Literary Movies

I’ve been thinking about movie adaptations of literary works lately. Last weekend, I saw the Jungle Theater’s production of Blithe Spirit, the Noel Coward play about a writer haunted, image literally, by past loves. The play was so much fun that I put the 1945 David Lean movie version on my to-see list. The movie was mentioned in the playbill, and as soon as I saw Rex Harrison’s photo, I knew he’d be perfect in the role of the haunted husband.

But adapting books and plays into movies is not always easy. I’ve been scanning readers’ reactions to the movie versions of the Twilight saga. It’s an interesting mix. Some fans seem quite disappointed that the movies missed key elements of the books. Or maybe they’re just disappointed that Robert Pattinson isn’t exactly how they pictured their vampire hero. Others argue that books and movies are two separate genres. You have to judge each by its own criteria.

I think I agree with that latter argument. When J. D. Salinger died, my niece expressed a deep-seated fear that some joker would now try to make a movie out of A Catcher in the Rye. We probably all fear that a Hollywood type will wantonly attack a beloved book, especially one that really isn’t fit for film. There certainly have been some bad movie adaptations. But for the most part, I’m just interested, and often happy, to see a favorite play or novel get the big-screen (or in the case of BBC miniseries, the small-screen) treatment.

For one of my favorite adaptations, I give the screenwriters cold 2 enormous credit. L.A. Confidential’s Curtis Hanson and Brian Helgeland took a long, intricate novel and boiled it down to its essentials. The movie stands on its own as a cohesive story, true to its source, despite all the cuts and combinations. Likewise, another much-loved movie, Cold Comfort Farm, got the original novel’s sly humor and period details while adding a more modern pace and shimmer.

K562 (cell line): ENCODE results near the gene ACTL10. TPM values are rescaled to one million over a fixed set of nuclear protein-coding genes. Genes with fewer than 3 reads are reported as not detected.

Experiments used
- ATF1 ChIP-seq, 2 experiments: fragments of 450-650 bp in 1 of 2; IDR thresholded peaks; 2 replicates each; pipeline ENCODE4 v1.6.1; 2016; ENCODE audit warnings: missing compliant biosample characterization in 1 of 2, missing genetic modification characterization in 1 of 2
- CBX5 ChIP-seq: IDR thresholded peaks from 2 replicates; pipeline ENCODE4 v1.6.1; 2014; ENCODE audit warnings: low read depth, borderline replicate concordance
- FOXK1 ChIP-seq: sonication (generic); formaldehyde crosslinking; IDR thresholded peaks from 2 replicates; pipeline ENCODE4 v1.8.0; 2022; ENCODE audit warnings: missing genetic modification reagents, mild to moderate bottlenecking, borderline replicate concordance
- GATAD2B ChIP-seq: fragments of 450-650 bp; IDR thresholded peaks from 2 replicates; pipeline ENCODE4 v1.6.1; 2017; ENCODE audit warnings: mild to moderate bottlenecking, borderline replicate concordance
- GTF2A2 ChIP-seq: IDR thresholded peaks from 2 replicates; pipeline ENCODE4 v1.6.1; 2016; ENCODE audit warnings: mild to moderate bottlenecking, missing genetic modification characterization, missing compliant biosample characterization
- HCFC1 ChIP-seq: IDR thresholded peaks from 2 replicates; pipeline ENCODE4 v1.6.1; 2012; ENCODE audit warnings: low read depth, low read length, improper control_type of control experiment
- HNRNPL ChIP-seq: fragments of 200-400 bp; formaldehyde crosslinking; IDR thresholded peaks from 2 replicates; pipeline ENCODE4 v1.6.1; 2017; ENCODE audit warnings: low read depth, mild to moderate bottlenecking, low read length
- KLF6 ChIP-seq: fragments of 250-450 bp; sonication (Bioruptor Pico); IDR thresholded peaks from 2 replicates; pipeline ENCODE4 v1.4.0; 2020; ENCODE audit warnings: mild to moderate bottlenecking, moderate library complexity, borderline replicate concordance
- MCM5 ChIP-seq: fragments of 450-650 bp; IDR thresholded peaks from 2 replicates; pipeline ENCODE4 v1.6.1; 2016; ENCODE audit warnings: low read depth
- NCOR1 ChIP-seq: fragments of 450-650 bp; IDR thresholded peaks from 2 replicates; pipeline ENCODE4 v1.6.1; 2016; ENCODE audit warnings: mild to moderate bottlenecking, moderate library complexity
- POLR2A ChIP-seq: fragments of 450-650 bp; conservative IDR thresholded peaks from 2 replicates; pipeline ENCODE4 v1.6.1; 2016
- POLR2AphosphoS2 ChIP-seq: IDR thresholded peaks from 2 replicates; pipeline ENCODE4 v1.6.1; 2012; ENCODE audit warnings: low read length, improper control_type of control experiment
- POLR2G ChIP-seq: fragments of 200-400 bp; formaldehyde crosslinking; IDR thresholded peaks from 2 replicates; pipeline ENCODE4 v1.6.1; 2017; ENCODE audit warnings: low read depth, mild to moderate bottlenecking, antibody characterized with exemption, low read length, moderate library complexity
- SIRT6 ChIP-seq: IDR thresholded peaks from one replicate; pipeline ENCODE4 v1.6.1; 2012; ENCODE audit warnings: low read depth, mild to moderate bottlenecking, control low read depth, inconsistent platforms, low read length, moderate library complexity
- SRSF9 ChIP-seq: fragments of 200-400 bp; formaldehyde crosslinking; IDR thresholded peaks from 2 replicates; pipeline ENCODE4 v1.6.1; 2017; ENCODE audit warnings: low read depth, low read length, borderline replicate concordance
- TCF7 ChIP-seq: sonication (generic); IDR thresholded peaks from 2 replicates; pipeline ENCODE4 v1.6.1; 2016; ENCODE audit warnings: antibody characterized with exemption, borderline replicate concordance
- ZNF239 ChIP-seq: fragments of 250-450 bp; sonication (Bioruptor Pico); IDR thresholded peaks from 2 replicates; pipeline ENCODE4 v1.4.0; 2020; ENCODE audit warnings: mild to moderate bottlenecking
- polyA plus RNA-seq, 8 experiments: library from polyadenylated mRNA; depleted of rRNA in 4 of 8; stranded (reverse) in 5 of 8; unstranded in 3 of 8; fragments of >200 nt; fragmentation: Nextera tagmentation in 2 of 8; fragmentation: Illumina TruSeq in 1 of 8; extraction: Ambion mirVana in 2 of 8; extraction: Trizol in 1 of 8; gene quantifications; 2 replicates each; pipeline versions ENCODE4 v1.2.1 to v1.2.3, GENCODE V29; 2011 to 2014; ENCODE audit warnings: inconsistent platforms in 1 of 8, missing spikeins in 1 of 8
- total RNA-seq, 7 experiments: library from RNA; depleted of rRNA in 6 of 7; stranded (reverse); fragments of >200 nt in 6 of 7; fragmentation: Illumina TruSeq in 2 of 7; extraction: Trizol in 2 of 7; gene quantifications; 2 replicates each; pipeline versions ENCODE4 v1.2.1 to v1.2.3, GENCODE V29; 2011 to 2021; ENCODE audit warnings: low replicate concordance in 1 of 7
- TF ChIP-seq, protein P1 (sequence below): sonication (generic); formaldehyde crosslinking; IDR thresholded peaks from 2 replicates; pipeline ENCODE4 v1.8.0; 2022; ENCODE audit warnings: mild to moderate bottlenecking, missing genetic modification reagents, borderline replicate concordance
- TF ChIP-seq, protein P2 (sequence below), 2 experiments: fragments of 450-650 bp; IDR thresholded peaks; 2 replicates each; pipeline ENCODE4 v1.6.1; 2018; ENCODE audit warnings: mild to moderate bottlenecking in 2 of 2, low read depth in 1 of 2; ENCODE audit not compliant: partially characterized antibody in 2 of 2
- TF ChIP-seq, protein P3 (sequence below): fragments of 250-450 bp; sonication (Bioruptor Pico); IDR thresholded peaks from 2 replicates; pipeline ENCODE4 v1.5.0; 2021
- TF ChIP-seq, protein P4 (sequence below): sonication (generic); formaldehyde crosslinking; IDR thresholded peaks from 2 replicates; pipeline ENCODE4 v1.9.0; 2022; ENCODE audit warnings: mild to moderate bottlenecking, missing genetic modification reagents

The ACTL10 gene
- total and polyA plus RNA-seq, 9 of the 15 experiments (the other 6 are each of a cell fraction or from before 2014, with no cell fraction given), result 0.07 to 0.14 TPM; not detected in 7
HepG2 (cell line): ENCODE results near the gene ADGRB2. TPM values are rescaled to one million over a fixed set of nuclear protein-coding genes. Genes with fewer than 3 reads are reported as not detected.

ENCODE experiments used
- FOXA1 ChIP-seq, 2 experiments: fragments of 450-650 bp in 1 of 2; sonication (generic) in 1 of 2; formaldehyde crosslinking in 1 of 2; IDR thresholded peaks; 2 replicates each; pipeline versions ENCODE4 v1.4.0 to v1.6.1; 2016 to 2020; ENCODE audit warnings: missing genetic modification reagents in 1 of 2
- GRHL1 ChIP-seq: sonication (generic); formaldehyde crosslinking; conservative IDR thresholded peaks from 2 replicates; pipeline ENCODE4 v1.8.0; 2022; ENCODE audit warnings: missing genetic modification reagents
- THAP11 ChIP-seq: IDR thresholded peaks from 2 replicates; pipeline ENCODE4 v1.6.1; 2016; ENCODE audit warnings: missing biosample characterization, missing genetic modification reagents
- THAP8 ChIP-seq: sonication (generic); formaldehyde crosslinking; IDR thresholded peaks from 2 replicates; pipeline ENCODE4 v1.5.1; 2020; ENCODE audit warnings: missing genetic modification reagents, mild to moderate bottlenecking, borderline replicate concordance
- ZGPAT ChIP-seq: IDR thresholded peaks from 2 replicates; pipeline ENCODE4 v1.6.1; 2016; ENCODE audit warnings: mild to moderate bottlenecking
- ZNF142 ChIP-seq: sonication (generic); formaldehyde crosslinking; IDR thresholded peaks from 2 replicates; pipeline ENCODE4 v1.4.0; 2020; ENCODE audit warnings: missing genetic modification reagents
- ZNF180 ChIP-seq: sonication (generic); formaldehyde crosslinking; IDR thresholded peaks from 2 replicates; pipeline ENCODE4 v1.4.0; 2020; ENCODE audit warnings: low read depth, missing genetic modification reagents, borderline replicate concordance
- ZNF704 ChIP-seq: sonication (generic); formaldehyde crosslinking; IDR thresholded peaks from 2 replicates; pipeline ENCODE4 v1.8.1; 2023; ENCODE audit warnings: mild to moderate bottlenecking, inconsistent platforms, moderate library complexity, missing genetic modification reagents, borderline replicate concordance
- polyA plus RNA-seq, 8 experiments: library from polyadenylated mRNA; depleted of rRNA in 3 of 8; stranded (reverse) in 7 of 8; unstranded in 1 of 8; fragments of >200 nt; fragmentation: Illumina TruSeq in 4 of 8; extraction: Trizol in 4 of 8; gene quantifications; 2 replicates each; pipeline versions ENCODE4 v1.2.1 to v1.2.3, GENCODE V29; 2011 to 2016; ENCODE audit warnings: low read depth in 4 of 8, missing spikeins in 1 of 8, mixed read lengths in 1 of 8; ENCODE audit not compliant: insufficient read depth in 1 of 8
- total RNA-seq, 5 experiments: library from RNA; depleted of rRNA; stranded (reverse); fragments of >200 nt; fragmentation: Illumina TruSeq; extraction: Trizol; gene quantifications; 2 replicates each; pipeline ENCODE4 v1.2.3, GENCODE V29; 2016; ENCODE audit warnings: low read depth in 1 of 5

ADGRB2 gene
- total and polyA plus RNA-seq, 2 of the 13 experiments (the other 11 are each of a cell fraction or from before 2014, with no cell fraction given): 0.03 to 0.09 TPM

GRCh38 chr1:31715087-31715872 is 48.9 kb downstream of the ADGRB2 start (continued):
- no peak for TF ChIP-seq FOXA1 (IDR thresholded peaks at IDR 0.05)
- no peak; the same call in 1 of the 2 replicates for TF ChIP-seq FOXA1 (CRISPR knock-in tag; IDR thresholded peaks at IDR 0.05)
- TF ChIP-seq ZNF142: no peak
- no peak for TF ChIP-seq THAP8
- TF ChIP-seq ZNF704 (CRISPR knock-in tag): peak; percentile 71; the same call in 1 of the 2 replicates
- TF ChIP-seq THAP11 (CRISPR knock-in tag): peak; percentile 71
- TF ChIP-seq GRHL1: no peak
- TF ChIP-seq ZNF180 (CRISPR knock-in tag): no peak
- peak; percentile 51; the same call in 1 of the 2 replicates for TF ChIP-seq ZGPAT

I could go on and on about movie adaptations, good and bad. But I’d love to hear from readers. What are some adaptations that exceeded your expectations? Some that landed squarely in the abomination category?

3 thoughts on “Literary Movies

  1. Domenica Di Piazza

    Great entry! I love movie topics; they're always a surefire hit. A couple of my favorite movie adaptations are:

    –the 1995 BBC adaptation of Jane Austen's “Persuasion” with Ciaran Hinds as Captain Wentworth, Amanda Root as Ann, and Corin Redgrave as Ann's father. This version captures the quiet in Jane Austen without sacrificing the humor and the seething just-under-the-surface passions.

    –Victor Fleming's “Gone with the Wind.” I loved it when I was twelve, and although I find it pretty campy as an adult, Fleming cast the movie brilliantly and he totally captured the gothic nature of the story. I mean, Vivien Leigh daring to show up at Ashley's birthday party…and in that red dress!

    –David Lean's “Passage to India” (1984). I just finished reading the novel and I have to say that Lean did a great job cutting to the core of the story while at the same time providing all the visual sumptuousness that is characteristic of his style and key to the heroine's dilemma (she gets overwhelmed by the passions and sumptuousness of India).

    Okay, enough for now. Will be fun to see what others have to say.

  2. Ann Kerns

    That version of Persuasion is the gold standard, imo. I loved it. And for all the giddy pop culture attention it drew, the Colin Firth version of Pride and Prejudice was excellent, too.

    Judy Davis was amazing as always in A Passage to India. Speaking of Davis, I wonder if My Brilliant Career was adapted from a novel? I'll have to check that out.

  3. Domenica Di Piazza

    Yes, My Brilliant Career was adapted from a 1901 novel of the same name by Miles Franklin. Thought of another great movie adaptation of a literary work last night: To Kill a Mockingbird. Gregory Peck is the perfect Atticus Finch and Mary Badham the perfect Scout. And I think this is the film in which Robert Duvall got his start (as Boo Radley). The film does leave out some key characters (Atticus's sister, Calpurnia and her church life) but stays so true to the spirit of the story otherwise. I got my first pair of overalls after watching that movie for the first time. Okay, tell me stop, please!

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